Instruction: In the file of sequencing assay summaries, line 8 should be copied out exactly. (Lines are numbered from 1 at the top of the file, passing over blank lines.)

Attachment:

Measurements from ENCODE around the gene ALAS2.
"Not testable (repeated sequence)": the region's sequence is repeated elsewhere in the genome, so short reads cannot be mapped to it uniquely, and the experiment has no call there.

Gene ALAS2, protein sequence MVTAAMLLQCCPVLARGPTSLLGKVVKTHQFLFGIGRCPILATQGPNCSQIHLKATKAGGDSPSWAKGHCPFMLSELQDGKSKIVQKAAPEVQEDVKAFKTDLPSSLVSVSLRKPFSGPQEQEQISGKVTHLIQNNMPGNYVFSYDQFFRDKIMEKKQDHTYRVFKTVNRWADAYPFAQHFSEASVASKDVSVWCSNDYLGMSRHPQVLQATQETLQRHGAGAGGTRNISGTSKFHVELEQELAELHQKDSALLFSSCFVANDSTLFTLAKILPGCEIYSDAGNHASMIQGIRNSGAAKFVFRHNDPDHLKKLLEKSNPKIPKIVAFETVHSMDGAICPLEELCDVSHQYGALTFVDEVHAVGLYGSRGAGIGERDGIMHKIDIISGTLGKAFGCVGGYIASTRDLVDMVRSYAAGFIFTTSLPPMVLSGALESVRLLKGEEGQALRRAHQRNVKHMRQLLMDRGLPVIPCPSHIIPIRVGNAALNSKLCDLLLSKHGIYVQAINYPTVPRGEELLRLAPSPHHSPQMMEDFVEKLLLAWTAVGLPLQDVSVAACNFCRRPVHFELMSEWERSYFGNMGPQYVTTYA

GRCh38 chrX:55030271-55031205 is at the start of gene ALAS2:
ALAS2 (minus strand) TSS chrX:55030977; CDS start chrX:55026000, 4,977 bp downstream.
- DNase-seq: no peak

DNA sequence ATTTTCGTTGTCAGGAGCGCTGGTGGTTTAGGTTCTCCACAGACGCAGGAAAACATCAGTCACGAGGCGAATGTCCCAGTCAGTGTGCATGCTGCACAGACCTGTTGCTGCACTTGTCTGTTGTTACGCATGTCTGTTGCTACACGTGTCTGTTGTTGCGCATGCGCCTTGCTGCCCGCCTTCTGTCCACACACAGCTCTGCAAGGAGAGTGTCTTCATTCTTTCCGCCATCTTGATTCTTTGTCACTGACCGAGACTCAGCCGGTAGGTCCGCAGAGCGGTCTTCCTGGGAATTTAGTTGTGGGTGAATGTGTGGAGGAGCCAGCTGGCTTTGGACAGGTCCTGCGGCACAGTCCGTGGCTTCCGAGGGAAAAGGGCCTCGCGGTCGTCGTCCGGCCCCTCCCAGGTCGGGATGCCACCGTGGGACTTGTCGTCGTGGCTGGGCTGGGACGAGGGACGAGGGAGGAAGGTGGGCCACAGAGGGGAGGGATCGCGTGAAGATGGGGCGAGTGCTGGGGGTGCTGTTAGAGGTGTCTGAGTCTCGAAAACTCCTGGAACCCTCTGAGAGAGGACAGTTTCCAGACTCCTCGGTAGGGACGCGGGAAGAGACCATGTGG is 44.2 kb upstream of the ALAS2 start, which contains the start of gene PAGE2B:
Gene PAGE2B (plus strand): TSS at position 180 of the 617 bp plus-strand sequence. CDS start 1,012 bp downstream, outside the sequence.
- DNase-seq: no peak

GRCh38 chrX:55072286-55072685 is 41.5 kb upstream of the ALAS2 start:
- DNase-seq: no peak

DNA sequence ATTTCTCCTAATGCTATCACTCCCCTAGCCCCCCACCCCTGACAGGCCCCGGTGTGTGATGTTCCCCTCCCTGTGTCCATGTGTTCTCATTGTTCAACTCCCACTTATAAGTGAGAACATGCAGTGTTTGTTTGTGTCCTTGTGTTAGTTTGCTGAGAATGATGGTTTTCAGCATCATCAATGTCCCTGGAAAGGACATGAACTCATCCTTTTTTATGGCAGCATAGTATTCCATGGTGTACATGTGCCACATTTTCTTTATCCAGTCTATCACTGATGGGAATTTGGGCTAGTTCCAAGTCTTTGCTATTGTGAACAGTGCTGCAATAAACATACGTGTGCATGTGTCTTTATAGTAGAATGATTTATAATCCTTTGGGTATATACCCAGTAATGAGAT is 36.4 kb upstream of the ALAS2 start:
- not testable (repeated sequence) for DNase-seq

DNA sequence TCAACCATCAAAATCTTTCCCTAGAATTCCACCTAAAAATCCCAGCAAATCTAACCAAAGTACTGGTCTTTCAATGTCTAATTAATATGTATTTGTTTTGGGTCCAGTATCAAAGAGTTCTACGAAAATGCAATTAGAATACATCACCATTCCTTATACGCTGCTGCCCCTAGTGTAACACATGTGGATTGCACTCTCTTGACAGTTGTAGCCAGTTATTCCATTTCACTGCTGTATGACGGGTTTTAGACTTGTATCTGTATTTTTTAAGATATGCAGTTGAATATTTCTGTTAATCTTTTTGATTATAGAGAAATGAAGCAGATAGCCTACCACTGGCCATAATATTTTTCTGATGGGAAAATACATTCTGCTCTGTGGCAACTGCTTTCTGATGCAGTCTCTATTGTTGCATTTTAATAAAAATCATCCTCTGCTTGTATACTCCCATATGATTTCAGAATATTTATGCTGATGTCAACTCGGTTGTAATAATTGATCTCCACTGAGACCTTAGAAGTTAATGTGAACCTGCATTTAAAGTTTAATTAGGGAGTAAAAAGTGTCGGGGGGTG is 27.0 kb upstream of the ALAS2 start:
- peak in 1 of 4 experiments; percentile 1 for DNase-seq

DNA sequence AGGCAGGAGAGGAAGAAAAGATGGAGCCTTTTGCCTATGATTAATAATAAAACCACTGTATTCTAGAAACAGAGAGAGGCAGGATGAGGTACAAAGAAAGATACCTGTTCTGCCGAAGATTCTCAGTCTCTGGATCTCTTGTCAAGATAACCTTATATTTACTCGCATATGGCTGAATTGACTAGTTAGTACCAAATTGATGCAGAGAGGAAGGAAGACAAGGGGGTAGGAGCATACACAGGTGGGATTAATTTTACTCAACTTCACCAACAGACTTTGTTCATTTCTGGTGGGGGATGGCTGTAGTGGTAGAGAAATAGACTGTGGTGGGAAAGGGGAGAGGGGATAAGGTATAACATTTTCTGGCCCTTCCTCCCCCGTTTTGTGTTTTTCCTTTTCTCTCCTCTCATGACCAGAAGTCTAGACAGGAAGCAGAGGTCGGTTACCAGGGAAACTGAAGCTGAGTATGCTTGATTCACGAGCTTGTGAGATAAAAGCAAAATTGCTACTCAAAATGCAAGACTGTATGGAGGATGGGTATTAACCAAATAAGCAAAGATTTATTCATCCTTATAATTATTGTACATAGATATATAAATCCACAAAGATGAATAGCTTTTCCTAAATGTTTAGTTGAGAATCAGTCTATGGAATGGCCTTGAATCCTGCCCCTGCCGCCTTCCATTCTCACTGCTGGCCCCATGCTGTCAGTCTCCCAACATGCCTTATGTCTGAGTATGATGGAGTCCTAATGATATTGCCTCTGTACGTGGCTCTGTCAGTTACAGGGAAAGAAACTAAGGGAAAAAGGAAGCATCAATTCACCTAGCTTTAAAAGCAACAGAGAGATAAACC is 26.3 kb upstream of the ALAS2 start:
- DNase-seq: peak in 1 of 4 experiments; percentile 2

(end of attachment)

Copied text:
Gene PAGE2B (plus strand): TSS at position 180 of the 617 bp plus-strand sequence. CDS start 1,012 bp downstream, outside the sequence.